Place, publisher, year, edition, pages
Uppsala: Acta Universitatis Upsaliensis, 2006. 83 p.
Series
Digital Comprehensive Summaries of Uppsala Dissertations from the Faculty of Medicine, ISSN 1651-6206 ; 167
Keyword
Cell biology, diabetes mellitus, pancreatic islets, islet transplantation, vascular engraftment, islet microcirculation, oxygenation, blood flow, protein biosynthesis, Cellbiologi
Identifiers
urn:nbn:se:uu:diva-7107 (URN)91-554-6633-8 (ISBN)
Public defence
2006-09-30, B22, Biomedicum, Husargatan 3, Uppsala, 09:15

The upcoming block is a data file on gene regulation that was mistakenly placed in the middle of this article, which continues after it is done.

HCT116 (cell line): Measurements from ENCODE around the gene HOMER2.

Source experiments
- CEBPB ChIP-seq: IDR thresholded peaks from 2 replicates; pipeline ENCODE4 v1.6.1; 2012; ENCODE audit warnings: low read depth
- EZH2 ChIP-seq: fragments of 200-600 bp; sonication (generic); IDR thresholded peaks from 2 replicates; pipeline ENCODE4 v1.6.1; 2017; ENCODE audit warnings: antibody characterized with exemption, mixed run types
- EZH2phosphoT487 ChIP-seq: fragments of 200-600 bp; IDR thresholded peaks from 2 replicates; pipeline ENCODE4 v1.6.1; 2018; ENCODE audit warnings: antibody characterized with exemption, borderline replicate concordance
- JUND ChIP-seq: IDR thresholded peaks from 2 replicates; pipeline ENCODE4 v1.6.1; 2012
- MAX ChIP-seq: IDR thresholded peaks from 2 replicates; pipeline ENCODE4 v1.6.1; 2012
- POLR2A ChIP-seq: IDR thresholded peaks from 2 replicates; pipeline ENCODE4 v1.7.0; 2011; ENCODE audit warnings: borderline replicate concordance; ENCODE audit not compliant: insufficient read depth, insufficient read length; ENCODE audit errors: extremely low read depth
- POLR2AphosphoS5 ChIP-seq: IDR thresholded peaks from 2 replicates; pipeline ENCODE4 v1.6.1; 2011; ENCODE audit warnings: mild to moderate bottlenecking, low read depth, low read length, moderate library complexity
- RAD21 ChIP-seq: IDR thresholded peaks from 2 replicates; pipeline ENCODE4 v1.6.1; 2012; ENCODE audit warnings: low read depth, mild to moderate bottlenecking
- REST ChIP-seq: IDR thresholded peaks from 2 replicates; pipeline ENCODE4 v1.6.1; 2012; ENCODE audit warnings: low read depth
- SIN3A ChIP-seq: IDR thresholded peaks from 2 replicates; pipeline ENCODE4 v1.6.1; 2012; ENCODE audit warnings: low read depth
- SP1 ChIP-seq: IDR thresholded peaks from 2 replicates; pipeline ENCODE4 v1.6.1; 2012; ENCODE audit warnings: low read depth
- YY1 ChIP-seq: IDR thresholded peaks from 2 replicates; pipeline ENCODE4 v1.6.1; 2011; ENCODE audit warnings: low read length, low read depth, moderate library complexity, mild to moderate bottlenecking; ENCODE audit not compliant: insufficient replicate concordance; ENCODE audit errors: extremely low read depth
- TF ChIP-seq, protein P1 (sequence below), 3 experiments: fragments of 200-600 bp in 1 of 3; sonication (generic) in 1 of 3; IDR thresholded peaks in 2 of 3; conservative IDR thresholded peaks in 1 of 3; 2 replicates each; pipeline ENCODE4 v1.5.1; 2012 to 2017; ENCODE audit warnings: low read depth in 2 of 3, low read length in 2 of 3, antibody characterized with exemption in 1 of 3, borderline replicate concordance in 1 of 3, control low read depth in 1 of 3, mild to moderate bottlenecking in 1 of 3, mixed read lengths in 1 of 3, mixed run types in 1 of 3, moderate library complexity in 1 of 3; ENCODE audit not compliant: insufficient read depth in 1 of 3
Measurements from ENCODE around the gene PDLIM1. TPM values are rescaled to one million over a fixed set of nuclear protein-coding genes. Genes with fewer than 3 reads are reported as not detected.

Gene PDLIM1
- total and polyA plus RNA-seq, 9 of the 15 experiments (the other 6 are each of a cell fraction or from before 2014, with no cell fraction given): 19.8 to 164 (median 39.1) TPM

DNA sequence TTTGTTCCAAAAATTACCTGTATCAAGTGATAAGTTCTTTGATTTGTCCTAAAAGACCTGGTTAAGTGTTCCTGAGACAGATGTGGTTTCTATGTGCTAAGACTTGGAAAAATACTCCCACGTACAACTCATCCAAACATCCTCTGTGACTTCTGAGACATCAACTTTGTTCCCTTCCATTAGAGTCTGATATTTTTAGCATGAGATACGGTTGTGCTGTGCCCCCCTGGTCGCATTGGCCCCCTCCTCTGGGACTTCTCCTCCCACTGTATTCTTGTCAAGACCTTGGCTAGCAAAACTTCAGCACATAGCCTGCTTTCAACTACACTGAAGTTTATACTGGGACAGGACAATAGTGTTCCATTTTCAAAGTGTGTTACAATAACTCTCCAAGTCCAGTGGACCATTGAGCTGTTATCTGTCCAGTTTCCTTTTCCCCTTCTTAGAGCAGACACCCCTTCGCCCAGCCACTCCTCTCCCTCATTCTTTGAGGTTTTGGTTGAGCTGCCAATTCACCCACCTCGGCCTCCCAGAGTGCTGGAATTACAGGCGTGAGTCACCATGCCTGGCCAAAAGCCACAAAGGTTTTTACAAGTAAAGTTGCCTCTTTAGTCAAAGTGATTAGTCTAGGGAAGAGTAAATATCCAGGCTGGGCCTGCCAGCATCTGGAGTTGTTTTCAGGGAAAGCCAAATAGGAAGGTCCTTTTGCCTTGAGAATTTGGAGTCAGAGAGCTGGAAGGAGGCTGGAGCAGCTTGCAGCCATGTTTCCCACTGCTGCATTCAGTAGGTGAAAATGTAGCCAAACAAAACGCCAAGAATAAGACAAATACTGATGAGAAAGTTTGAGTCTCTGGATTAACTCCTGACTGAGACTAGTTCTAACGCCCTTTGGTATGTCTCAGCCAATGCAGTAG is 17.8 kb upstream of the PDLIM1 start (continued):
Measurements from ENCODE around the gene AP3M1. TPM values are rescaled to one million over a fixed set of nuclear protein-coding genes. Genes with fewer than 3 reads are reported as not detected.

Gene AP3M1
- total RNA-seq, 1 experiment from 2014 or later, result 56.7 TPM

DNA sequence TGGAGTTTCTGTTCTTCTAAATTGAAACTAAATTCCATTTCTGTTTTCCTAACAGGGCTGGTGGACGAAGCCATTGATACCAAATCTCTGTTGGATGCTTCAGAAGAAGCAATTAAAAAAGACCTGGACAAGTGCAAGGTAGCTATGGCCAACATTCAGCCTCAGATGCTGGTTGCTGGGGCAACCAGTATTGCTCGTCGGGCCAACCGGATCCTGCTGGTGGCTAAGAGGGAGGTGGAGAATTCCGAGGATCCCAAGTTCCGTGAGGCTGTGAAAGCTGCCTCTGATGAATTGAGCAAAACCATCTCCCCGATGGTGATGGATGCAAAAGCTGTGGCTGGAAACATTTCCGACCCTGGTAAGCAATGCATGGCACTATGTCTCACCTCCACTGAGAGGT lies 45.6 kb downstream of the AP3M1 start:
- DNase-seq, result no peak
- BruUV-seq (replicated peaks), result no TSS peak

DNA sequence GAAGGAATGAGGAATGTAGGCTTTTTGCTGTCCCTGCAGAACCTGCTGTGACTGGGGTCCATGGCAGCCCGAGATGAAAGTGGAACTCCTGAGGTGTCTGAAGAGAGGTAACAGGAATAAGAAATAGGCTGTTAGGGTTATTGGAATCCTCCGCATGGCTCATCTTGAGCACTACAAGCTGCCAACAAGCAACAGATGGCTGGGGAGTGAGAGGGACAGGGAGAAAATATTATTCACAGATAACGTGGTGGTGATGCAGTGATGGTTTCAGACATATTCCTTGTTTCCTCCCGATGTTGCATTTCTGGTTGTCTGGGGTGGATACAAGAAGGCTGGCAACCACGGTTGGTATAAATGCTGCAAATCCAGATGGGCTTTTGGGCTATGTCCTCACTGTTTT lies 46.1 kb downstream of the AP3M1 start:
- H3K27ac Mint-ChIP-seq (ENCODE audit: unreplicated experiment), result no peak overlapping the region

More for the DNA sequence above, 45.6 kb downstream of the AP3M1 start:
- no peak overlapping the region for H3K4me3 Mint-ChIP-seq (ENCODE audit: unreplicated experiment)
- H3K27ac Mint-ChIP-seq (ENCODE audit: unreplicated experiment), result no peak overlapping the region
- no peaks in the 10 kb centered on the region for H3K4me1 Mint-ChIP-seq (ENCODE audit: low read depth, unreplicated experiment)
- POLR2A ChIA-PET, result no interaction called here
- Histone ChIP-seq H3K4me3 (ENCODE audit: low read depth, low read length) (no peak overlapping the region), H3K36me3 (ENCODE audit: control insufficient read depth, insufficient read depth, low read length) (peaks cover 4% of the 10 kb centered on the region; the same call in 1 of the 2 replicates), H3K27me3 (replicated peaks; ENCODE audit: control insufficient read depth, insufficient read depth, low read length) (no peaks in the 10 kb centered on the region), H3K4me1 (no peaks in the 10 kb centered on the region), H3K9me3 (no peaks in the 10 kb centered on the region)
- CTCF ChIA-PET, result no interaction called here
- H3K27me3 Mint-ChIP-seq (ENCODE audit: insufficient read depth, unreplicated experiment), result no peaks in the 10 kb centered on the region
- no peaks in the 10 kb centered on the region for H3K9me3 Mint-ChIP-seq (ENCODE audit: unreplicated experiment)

Opponent
Supervisors
Available from: 2006-09-08 Created: 2006-09-08Bibliographically approved

Open Access in DiVA

No full text

Other links

Publisher's full text

Authority records BETA

Olsson, RichardCarlsson, Per-Ola

Search in DiVA

By author/editor
Olsson, RichardCarlsson, Per-Ola
By organisation
Department of Medical Cell BiologyCentrum för klinisk forskning i Sörmland (CKFD)Department of Medical Sciences
In the same journal
Diabetes
Endocrinology and Diabetes

Search outside of DiVA

GoogleGoogle Scholar

doi
urn-nbn

Altmetric score

doi
urn-nbn
Total: 756 hits
CiteExportLink to record
Permanent link

Direct link
Cite
Citation style
  • apa
  • ieee
  • modern-language-association
  • vancouver
  • Other style
More styles
Language
  • de-DE
  • en-GB
  • en-US
  • fi-FI
  • nn-NO
  • nn-NB
  • sv-SE
  • Other locale
More languages
Output format
  • html
  • text
  • asciidoc
  • rtf